US2794845A - Method for producing electrodes for galvanic elements, especially accumulators - Google Patents

Method for producing electrodes for galvanic elements, especially accumulators Download PDF

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US2794845A
US2794845A US335169A US33516953A US2794845A US 2794845 A US2794845 A US 2794845A US 335169 A US335169 A US 335169A US 33516953 A US33516953 A US 33516953A US 2794845 A US2794845 A US 2794845A
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portions
electrode
frame
metal
strips
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US335169A
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Alf G Grabe
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Alf G Grabe
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    • BPERFORMING OPERATIONS; TRANSPORTING
    • B21MECHANICAL METAL-WORKING WITHOUT ESSENTIALLY REMOVING MATERIAL; PUNCHING METAL
    • B21CMANUFACTURE OF METAL SHEETS, WIRE, RODS, TUBES OR PROFILES, OTHERWISE THAN BY ROLLING; AUXILIARY OPERATIONS USED IN CONNECTION WITH METAL-WORKING WITHOUT ESSENTIALLY REMOVING MATERIAL
    • B21C23/00Extruding metal; Impact extrusion
    • B21C23/007Hydrostatic extrusion
    • BPERFORMING OPERATIONS; TRANSPORTING
    • B21MECHANICAL METAL-WORKING WITHOUT ESSENTIALLY REMOVING MATERIAL; PUNCHING METAL
    • B21JFORGING; HAMMERING; PRESSING METAL; RIVETING; FORGE FURNACES
    • B21J5/00Methods for forging, hammering, or pressing; Special equipment or accessories therefor
    • B21J5/06Methods for forging, hammering, or pressing; Special equipment or accessories therefor for performing particular operations
    • B21J5/08Upsetting
    • HELECTRICITY
    • H01BASIC ELECTRIC ELEMENTS
    • H01MPROCESSES OR MEANS, e.g. BATTERIES, FOR THE DIRECT CONVERSION OF CHEMICAL ENERGY INTO ELECTRICAL ENERGY
    • H01M4/00Electrodes
    • H01M4/02Electrodes composed of or comprising active material
    • HELECTRICITY
    • H01BASIC ELECTRIC ELEMENTS
    • H01MPROCESSES OR MEANS, e.g. BATTERIES, FOR THE DIRECT CONVERSION OF CHEMICAL ENERGY INTO ELECTRICAL ENERGY
    • H01M4/00Electrodes
    • H01M4/02Electrodes composed of or comprising active material
    • H01M4/04Processes of manufacture in general
    • HELECTRICITY
    • H01BASIC ELECTRIC ELEMENTS
    • H01MPROCESSES OR MEANS, e.g. BATTERIES, FOR THE DIRECT CONVERSION OF CHEMICAL ENERGY INTO ELECTRICAL ENERGY
    • H01M4/00Electrodes
    • H01M4/02Electrodes composed of or comprising active material
    • H01M4/64Carriers or collectors
    • H01M4/70Carriers or collectors characterised by shape or form
    • H01M4/80Porous plates, e.g. sintered carriers
    • HELECTRICITY
    • H01BASIC ELECTRIC ELEMENTS
    • H01MPROCESSES OR MEANS, e.g. BATTERIES, FOR THE DIRECT CONVERSION OF CHEMICAL ENERGY INTO ELECTRICAL ENERGY
    • H01M4/00Electrodes
    • H01M4/02Electrodes composed of or comprising active material
    • H01M4/64Carriers or collectors
    • H01M4/70Carriers or collectors characterised by shape or form
    • H01M4/80Porous plates, e.g. sintered carriers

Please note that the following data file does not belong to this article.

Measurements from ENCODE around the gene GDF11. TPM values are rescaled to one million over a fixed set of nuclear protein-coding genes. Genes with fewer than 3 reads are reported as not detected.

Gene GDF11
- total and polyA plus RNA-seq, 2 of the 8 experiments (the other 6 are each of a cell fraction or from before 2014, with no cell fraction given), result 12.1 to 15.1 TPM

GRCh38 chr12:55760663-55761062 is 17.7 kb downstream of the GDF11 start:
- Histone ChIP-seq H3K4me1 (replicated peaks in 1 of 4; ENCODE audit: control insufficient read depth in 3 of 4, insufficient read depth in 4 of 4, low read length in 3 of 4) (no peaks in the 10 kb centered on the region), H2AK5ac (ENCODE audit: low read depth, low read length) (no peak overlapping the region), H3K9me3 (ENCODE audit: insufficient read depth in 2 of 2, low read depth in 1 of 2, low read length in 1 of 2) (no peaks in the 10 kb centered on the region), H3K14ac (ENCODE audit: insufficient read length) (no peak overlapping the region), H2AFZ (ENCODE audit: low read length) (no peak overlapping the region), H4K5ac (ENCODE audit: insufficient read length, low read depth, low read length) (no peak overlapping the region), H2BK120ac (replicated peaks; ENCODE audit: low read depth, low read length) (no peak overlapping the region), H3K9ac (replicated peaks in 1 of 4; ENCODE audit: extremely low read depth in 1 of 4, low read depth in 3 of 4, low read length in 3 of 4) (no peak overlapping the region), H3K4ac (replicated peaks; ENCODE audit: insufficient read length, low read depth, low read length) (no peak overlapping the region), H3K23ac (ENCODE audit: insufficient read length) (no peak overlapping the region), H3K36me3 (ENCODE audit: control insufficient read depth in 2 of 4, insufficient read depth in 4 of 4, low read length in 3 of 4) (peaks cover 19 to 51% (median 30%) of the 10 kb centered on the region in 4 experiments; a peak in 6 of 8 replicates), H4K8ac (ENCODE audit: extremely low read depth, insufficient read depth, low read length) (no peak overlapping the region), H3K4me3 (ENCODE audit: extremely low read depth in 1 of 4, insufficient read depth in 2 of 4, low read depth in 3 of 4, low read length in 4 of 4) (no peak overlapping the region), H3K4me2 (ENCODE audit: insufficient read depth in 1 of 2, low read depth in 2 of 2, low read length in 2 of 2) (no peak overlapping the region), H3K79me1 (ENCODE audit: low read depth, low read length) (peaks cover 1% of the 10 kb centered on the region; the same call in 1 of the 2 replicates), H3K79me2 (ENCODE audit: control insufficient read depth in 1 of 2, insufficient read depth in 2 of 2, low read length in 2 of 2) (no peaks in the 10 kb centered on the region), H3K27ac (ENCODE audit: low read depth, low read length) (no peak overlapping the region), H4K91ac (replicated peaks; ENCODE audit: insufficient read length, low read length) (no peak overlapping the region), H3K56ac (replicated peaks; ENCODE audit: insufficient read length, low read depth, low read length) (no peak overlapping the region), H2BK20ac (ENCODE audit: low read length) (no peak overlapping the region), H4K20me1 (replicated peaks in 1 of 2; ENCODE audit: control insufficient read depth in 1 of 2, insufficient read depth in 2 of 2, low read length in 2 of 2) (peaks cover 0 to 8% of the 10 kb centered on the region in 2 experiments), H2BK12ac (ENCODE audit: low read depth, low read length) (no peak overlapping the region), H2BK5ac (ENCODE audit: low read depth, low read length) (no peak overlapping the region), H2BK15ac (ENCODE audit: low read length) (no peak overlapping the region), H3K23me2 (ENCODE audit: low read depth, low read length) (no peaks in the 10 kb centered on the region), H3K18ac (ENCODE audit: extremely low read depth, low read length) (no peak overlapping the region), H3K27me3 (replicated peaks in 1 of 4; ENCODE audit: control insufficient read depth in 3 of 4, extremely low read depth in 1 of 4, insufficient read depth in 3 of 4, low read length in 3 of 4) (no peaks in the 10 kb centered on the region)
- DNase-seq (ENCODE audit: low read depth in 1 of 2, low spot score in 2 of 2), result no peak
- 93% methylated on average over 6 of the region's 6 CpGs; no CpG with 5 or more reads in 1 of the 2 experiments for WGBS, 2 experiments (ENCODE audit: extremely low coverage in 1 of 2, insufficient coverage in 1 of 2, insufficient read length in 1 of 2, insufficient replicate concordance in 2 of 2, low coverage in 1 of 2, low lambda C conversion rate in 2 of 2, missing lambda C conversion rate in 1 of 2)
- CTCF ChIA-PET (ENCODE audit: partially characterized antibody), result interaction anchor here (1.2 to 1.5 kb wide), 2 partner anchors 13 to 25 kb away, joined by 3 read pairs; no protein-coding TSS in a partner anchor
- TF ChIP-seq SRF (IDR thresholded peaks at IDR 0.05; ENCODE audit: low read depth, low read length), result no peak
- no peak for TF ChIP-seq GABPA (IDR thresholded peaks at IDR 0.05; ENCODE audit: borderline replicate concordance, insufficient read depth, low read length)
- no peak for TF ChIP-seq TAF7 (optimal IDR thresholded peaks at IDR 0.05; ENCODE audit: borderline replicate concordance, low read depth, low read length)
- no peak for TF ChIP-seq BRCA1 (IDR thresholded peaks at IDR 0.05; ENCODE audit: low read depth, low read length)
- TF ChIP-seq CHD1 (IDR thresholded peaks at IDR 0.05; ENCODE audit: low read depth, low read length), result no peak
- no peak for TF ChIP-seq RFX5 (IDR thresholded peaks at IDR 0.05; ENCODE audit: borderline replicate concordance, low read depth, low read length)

• H01M4/806Nonwoven fibrous fabric containing only fibres

Description

June 4, 1957 A E 2,794,845

A. G. GR B METHOD FOR PRODUCING ELECTRODES FOR GALVANIC ELEMENTS, ESPECIALLY ACCUMULATORS Filed Feb. 4. 1953 1 .L #3 (J coupnsssso uoncououcflvs FIBER NON-CONDUCTIVE FIBER '1 NON CONDUCTIVE FIBER.

: NON CONDUCT'IVE COM PRESSE D United States Patent METHOD FOR PRODUCING ELECTRODES FOR ELEMENTS, ESPECIALLY'ACCUMU- 5 In U. S. Patent 2,636,916 to Licharz there is described an electrode for galvanic elements, especially accumulators, in which the base structural material for the active electrode mass consists of a batt of 'fibres of non-conductive material such as glass which is neutral with respect to the chemical processes occurring in the element. These fibres form a loosely packed batt the surface of which is substantially equal to the sum of the surfaces of the individual fibres. Each of said fibres in said batt is individually coated with a metal which does not participate in the chemical reactions taking place in the element and which is desistant to the electrolyte. The batt carries the active electrode material in such a Way that each individual metal-coated fibre is substantially completely covered by a separate coating of such active electrode material. Under certain conditions it may even be, unnecessary to provide the non-conductive'fibres with alayer of a metal that does not participate in the electrochemical reactions occurring in the element. Thus, it may be sufficient to make the layer of active material so; thick that not all of the material will participate in the, electrochemical processes within the element, there being always left on the fibres a metal layer serving to lead oif the current.

According to a feature of U. S. Patent 2,636,916, an electrode frame, intermediate strips joining respectively opposite sides of the frame and the intermeidate portions of the electrode may consist of the same material so as to .form a unit, said frame and intermediate strips differing from the intermediate electrode portions by a higher degree of compression only. This method for forming the intermediate strips and the frame by strong compression of the respective portions of the coated fibre I batt is easily applicable in practice, especially in and for the manufacture of electrodes for accumulators, because lead-plated fibres on application of strong pressure 50 may. be readily compressed to forma coherent metal layer."-